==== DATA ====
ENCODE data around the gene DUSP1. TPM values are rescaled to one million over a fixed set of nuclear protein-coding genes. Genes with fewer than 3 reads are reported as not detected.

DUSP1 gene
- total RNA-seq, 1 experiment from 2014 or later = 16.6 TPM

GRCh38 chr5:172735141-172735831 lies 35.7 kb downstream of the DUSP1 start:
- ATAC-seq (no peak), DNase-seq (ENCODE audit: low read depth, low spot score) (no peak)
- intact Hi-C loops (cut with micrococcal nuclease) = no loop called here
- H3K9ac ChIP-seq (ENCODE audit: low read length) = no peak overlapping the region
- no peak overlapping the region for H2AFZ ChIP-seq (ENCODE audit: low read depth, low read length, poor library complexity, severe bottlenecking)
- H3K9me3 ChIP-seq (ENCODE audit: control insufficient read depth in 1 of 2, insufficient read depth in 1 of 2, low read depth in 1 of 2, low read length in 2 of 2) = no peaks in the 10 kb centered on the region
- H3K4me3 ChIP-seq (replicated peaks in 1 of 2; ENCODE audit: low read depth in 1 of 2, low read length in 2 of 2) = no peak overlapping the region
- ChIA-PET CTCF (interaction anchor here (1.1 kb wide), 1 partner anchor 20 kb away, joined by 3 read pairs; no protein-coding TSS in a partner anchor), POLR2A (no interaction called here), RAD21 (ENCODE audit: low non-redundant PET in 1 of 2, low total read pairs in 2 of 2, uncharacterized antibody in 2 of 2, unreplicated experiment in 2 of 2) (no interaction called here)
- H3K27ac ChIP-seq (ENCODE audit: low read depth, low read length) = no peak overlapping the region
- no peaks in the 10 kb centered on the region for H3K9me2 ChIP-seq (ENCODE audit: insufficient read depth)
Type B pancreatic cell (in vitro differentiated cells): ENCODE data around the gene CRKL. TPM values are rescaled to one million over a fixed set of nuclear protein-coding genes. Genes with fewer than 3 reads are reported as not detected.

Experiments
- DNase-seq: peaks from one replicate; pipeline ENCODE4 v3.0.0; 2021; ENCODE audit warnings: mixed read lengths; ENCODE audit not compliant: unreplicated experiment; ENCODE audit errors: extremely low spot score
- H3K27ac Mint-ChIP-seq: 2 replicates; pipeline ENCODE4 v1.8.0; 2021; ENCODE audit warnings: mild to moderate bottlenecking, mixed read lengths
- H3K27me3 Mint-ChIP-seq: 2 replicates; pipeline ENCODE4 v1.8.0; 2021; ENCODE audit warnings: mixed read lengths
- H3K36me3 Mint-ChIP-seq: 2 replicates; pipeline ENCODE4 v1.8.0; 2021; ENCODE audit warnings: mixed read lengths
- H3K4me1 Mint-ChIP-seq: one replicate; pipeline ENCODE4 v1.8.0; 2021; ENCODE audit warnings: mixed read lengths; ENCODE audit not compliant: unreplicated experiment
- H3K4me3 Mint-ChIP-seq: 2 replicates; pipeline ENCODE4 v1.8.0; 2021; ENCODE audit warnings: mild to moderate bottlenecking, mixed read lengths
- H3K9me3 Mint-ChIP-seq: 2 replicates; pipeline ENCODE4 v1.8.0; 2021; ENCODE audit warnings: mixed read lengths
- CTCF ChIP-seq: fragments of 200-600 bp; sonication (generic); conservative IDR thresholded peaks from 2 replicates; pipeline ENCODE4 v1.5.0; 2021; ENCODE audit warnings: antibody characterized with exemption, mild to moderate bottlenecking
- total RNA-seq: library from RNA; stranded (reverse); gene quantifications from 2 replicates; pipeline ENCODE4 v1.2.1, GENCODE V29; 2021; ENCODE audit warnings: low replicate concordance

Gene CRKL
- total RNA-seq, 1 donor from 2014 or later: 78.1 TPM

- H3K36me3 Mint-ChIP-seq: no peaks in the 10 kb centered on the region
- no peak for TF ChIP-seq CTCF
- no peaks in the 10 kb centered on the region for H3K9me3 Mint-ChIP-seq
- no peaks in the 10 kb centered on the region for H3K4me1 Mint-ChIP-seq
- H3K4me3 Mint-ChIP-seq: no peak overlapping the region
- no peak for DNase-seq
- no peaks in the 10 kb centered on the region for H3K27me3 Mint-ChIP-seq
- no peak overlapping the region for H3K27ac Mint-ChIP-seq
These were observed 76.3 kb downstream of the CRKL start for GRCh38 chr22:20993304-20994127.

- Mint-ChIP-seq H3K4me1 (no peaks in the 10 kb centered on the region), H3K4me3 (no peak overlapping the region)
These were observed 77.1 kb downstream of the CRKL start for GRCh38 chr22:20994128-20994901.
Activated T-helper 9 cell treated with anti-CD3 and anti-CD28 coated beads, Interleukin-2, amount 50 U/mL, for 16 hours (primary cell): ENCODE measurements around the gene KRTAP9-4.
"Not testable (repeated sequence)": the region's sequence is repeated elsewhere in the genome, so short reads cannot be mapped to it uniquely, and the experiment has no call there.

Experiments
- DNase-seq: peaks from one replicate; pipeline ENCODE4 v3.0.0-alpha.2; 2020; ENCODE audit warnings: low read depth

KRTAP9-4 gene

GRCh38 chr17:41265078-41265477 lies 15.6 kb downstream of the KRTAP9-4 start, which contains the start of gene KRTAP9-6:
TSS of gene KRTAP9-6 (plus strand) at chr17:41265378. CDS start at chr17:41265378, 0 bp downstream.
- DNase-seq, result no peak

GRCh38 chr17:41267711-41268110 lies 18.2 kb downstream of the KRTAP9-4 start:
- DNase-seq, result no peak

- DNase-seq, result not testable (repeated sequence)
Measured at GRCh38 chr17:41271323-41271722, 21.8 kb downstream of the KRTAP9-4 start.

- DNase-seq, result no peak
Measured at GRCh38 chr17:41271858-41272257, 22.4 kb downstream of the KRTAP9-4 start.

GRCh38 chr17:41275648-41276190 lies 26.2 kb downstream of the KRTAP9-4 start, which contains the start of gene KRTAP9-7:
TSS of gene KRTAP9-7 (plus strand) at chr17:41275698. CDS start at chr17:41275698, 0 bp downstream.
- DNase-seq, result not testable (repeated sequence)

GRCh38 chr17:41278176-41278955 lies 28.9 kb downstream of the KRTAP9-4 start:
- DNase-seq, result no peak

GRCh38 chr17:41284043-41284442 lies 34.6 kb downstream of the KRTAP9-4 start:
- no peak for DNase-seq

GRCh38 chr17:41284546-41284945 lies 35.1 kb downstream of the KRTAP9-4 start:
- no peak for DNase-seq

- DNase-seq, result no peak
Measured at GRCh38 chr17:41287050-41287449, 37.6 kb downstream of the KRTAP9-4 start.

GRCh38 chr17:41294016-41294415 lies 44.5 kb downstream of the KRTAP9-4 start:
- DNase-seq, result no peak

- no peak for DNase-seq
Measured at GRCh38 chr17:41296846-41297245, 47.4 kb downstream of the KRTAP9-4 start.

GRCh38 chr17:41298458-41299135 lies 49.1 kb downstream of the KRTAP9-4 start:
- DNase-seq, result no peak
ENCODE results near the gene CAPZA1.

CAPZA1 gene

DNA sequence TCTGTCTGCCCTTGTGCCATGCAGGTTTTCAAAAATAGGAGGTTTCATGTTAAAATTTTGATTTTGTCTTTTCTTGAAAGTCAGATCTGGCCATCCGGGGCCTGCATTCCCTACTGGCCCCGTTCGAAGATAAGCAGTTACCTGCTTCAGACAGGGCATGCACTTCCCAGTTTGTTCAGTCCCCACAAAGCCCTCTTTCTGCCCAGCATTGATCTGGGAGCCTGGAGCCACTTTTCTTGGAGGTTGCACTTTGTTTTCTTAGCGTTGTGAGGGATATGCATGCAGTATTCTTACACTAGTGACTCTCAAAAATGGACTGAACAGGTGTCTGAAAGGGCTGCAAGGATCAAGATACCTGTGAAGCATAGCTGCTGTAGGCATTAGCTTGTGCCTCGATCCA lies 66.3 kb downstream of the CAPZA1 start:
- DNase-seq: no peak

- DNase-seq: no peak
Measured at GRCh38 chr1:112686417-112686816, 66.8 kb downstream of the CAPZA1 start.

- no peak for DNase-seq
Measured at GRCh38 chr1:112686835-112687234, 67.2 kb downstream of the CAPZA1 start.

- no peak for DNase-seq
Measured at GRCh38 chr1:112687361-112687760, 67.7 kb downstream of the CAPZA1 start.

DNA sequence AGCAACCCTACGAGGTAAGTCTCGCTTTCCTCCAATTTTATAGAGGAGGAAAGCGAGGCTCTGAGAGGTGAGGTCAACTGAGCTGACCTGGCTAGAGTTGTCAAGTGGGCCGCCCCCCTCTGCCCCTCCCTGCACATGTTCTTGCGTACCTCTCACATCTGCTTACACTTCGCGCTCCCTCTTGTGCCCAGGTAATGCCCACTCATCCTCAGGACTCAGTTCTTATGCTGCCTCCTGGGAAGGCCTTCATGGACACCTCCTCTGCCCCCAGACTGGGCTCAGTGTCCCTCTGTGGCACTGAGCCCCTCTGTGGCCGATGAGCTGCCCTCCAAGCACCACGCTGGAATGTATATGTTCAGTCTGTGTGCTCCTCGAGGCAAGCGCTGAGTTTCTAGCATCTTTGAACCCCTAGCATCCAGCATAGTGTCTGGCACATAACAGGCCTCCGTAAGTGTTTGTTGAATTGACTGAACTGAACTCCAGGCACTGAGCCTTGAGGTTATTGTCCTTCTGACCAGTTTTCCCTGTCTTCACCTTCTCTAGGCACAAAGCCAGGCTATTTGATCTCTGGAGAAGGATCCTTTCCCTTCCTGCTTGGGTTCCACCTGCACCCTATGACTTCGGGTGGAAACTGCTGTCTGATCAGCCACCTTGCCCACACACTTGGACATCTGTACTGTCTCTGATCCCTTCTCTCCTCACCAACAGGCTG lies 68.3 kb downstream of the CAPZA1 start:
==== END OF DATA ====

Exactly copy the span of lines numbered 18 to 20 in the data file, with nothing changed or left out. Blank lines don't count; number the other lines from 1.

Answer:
- H3K27me3 Mint-ChIP-seq: 2 replicates; pipeline ENCODE4 v1.8.0; 2021; ENCODE audit warnings: mixed read lengths
- H3K36me3 Mint-ChIP-seq: 2 replicates; pipeline ENCODE4 v1.8.0; 2021; ENCODE audit warnings: mixed read lengths
- H3K4me1 Mint-ChIP-seq: one replicate; pipeline ENCODE4 v1.8.0; 2021; ENCODE audit warnings: mixed read lengths; ENCODE audit not compliant: unreplicated experiment